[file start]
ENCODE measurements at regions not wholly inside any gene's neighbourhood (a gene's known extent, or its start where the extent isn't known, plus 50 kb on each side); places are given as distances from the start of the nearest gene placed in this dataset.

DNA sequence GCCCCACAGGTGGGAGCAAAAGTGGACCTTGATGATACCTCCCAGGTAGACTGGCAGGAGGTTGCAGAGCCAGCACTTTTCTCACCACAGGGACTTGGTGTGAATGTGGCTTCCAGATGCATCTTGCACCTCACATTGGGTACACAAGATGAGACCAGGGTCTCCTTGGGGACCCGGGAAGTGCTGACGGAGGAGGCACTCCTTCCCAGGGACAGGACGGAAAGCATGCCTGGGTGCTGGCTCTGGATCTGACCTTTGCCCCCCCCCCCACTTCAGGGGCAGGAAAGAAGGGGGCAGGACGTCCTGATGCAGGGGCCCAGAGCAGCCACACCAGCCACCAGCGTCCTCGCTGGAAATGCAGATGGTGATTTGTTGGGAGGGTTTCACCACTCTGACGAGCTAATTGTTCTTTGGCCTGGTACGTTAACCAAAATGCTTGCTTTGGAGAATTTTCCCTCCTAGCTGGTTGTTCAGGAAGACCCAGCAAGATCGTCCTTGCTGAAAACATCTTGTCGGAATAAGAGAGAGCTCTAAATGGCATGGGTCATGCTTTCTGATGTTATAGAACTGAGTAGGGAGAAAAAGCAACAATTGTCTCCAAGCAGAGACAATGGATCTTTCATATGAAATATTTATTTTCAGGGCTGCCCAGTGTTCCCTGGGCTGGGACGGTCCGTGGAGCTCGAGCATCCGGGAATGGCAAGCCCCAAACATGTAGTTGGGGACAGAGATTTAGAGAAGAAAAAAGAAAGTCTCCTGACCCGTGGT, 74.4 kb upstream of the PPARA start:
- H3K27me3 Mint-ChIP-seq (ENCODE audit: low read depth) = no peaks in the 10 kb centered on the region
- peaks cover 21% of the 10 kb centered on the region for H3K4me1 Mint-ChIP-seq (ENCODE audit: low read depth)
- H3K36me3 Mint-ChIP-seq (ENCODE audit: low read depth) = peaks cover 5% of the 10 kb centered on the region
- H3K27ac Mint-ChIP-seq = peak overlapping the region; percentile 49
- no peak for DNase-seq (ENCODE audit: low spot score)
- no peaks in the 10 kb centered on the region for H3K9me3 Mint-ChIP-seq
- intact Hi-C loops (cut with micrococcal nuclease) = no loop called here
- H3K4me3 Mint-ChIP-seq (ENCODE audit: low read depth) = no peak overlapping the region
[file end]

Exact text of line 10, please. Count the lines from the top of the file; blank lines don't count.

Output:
- H3K4me3 Mint-ChIP-seq (ENCODE audit: low read depth) = no peak overlapping the region